Healthcare professional in protective gloves and workwear holding and organizing a tray of COVID-19 vaccine vials. The professional is carrying out research on COVID-19 vaccine in laboratory. (Getty Images)
Though everybody over age 12 is eligible for COVID-19 vaccinations, only 27% of Louisiana’s incarcerated youth have been inoculated against the deadly virus, an official with the Office of Juvenile Justice said Thursday, and only 36% of the staff at the state’s juvenile facilities have been.
“They have received all the information and we really have sent out a lot of information to the parents too,” Beth Touchet-Morgan, executive management adviser with OJJ, said. “We’re trying to make sure the parents understand. We’ve called them. We have case managers call the parents and try to answer any questions they may have.”
Families and Friends of Louisiana’s Incarcerated Children, a New Orleans based grassroots organization which works to improve the conditions for incarcerated youth, has also been working to convince more people who are locked up to get the shot.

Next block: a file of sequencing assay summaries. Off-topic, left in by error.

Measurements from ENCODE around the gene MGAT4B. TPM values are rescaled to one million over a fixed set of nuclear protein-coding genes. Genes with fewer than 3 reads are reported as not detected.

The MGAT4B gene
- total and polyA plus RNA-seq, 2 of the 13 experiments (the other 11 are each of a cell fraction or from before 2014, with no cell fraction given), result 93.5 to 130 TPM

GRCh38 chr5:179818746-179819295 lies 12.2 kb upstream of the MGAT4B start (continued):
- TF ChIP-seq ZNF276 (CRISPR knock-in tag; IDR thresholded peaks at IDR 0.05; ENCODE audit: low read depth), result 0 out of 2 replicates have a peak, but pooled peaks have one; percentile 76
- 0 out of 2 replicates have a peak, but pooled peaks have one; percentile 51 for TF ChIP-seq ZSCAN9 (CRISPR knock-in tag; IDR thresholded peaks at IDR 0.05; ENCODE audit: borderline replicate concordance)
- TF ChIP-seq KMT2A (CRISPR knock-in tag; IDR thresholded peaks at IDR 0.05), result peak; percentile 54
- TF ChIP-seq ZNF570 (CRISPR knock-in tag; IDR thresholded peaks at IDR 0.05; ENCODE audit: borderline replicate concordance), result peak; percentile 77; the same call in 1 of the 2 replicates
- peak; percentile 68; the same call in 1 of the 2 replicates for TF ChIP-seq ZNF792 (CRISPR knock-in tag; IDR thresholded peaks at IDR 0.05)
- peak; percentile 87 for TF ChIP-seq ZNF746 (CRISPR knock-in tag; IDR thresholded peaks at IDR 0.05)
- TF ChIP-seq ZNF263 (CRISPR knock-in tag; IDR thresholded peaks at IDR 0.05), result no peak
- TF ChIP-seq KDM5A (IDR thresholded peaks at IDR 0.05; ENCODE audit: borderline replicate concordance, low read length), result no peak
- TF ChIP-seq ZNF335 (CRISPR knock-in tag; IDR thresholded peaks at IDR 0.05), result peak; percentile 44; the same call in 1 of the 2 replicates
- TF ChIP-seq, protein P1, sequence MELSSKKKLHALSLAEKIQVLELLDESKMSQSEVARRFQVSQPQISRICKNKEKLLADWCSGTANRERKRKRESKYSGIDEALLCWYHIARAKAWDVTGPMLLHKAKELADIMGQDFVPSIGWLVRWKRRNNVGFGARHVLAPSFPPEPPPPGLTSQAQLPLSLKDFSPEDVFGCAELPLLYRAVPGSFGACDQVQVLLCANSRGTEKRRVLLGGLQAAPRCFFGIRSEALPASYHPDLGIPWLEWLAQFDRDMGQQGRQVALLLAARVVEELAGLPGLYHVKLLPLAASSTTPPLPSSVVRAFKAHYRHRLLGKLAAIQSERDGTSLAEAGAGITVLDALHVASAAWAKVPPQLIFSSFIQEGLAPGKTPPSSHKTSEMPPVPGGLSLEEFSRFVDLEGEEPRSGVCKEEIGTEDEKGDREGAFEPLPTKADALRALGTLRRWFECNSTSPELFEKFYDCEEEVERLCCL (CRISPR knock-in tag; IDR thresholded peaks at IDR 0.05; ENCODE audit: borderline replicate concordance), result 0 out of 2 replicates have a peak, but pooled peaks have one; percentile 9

“In terms of the vaccine, they have the opportunity to opt out, just like everyone else and the state cannot force that on them,” said LaToya Johnson, who runs the FFLIC’s vaccination campaign. “Now, just like we have to go to certain communities and certain areas of the city, and we have to do this education push about the vaccine, we also have to do that more so with our youth.”
“They don’t know. And so what that will look like is: one, doing that education push about the vaccine and getting that to them in the prisons. But also two, it’s a lot of red tape, because they are youths.”
Johnson said she was making slow progress on her attempts to get inside the facilities and encourage young people there to accept the vaccine. Johnson, who is working with other organizations on these efforts, thinks the state could be doing more to encourage the vaccines.
But Touchet-Morgan said each facility has made information about the shot readily available and that there’s a medical provider at each location. Still, barely a third of staff members have been vaccinated, and barely above a fourth of the young people who are locked up.
During the most recent surge of COVID-19 cases, OJJ officials have imposed more stringent measures: including cleaning more frequently, restricting in-person visits and limiting the number of staff inside the buildings, Touchet-Morgan said.
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